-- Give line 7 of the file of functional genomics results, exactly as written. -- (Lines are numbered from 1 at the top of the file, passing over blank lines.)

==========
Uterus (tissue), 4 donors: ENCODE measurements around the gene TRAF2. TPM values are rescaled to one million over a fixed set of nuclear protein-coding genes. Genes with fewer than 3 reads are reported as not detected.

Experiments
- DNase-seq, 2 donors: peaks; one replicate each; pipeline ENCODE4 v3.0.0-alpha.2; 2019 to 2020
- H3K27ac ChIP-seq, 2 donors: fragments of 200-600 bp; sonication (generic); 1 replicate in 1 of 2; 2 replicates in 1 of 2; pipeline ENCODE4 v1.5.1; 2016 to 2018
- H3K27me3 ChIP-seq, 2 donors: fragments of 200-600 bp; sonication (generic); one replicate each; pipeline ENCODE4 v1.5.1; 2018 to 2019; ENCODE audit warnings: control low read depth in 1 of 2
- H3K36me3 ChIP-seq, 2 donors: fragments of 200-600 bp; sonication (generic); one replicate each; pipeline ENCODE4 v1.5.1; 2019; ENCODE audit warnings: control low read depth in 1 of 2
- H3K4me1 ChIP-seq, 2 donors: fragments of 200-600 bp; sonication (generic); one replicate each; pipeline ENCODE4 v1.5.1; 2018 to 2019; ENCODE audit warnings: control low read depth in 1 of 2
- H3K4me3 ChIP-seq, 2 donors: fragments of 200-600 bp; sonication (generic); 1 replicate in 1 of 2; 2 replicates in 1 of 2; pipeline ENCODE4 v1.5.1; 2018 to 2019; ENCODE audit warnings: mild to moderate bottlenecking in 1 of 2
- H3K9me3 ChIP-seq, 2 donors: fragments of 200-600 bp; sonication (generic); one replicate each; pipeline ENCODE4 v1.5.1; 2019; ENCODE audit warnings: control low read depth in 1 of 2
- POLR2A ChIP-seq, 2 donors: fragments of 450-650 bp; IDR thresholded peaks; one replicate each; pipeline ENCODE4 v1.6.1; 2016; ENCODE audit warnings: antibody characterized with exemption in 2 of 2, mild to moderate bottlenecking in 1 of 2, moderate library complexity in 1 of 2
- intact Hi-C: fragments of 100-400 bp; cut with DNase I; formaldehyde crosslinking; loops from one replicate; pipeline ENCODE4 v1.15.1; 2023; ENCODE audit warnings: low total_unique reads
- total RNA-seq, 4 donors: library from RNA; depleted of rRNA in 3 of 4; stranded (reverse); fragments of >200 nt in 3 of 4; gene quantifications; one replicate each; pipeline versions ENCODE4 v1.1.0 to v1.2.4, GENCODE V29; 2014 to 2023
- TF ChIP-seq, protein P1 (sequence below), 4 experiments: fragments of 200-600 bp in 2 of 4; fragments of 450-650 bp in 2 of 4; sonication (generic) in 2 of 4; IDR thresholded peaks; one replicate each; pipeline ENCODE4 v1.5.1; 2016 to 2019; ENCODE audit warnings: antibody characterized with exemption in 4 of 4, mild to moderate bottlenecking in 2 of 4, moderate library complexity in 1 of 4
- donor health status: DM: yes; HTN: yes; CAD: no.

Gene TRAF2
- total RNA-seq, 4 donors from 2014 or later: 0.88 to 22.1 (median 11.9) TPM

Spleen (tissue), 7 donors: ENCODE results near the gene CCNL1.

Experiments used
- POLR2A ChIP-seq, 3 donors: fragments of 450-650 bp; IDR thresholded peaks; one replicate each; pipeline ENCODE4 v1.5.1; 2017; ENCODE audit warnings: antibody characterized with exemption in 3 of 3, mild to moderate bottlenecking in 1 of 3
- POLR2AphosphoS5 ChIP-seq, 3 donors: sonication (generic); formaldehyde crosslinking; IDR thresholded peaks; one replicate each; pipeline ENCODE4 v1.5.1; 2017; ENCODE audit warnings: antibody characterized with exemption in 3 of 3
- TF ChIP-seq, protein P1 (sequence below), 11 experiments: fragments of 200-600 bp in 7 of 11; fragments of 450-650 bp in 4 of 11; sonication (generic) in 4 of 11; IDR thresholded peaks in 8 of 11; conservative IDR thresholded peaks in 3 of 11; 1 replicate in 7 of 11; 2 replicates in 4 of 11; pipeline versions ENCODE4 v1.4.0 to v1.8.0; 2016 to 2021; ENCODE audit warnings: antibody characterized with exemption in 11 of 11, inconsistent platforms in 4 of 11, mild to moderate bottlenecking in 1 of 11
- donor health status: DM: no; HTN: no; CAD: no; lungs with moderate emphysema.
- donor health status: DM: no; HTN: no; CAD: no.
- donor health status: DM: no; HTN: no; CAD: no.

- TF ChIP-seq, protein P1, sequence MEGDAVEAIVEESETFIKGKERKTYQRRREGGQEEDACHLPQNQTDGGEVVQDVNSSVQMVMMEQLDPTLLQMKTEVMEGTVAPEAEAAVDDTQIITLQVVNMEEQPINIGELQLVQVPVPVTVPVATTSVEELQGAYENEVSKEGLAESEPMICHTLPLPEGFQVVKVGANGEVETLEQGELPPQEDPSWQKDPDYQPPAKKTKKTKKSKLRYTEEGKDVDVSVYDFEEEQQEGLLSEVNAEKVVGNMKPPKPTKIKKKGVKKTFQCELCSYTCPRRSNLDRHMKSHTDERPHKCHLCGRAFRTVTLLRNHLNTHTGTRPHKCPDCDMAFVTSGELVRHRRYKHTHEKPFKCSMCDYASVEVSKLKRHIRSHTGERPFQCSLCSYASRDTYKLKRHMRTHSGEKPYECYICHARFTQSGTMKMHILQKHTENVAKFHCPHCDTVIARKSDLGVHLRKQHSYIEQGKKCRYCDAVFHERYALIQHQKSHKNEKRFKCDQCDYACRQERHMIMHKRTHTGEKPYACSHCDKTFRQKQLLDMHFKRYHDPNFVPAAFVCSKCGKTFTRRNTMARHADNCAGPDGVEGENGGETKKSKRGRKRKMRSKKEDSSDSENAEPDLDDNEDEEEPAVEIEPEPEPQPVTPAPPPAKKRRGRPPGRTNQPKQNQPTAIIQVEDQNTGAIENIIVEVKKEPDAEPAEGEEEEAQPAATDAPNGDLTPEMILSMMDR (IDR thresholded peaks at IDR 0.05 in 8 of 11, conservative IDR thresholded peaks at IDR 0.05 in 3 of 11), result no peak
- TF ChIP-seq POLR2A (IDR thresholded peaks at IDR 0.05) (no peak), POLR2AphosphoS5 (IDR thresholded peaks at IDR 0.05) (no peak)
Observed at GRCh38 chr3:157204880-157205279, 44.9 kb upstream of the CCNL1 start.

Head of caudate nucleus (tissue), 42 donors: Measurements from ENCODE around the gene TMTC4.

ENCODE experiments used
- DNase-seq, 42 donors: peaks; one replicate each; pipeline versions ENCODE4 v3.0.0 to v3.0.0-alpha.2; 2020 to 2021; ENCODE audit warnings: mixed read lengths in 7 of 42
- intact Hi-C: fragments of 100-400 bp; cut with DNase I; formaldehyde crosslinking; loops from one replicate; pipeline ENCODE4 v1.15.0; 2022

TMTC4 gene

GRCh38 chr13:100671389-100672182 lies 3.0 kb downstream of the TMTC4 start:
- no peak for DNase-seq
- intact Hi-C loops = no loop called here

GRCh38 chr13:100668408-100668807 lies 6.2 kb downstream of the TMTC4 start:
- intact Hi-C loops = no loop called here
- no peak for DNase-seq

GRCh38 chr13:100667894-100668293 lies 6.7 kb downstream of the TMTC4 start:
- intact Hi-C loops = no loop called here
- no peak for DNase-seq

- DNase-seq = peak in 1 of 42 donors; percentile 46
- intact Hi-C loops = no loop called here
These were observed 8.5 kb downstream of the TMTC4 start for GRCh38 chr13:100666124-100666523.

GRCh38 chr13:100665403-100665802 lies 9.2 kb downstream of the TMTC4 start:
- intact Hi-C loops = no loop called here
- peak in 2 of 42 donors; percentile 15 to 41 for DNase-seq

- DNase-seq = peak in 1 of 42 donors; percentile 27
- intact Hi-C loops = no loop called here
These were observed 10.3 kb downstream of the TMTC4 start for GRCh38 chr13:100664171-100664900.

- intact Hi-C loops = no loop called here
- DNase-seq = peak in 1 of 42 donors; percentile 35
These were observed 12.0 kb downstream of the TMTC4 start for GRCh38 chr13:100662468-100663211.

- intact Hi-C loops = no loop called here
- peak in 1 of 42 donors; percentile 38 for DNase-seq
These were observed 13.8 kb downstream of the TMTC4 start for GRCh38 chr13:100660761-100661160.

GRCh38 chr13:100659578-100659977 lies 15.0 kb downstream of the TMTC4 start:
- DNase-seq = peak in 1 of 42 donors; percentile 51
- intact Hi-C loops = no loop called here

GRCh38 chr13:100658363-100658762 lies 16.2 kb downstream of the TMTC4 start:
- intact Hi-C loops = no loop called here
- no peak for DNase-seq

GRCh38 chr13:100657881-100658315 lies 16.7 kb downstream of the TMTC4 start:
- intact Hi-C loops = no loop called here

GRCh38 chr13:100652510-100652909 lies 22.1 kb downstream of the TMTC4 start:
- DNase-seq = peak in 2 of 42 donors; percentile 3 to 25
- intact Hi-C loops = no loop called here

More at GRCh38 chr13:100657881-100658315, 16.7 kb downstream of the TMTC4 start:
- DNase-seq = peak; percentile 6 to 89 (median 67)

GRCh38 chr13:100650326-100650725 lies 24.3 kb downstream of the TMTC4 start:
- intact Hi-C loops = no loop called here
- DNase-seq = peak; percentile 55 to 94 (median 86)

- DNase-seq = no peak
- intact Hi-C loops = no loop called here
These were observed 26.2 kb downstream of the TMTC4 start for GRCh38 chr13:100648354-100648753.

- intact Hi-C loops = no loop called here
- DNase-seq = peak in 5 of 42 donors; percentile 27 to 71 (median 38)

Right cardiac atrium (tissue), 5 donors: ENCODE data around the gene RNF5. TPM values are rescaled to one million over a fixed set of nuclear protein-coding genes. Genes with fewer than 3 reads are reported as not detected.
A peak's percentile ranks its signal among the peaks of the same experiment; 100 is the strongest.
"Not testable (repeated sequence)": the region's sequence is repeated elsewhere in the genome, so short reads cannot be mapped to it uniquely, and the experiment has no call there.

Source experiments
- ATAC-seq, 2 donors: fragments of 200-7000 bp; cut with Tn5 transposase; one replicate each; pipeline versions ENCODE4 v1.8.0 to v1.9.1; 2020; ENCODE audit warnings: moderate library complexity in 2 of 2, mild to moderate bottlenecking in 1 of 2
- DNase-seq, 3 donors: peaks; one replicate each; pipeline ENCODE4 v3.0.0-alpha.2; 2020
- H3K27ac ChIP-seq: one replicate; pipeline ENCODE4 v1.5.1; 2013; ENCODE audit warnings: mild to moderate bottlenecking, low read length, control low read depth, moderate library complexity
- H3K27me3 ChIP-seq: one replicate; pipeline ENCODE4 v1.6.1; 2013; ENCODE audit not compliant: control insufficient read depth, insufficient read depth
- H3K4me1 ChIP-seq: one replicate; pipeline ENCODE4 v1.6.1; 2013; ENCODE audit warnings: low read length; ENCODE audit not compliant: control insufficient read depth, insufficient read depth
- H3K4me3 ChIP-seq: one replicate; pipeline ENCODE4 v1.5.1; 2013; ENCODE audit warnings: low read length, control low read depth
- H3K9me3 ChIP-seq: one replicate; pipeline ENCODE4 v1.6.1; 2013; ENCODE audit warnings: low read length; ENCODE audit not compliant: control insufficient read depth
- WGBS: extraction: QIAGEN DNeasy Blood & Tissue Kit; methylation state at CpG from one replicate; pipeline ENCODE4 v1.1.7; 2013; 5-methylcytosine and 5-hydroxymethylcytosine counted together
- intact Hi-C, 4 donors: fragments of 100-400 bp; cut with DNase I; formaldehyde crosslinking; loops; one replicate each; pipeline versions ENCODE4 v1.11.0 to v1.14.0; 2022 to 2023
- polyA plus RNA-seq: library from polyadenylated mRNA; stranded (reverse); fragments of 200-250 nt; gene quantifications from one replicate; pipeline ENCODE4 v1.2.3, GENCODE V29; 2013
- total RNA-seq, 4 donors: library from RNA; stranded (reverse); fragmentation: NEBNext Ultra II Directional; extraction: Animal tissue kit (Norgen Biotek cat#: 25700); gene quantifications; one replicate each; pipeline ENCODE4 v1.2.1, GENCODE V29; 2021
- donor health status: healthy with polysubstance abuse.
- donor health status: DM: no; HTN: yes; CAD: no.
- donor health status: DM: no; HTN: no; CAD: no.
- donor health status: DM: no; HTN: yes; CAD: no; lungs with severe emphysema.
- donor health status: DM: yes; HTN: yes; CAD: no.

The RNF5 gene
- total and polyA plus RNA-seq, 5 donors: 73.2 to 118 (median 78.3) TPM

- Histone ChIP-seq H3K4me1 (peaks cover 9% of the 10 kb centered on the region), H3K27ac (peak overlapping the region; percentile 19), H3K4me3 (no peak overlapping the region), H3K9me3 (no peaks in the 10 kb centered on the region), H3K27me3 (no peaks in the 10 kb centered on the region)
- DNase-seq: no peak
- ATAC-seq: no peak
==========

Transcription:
- H3K4me1 ChIP-seq, 2 donors: fragments of 200-600 bp; sonication (generic); one replicate each; pipeline ENCODE4 v1.5.1; 2018 to 2019; ENCODE audit warnings: control low read depth in 1 of 2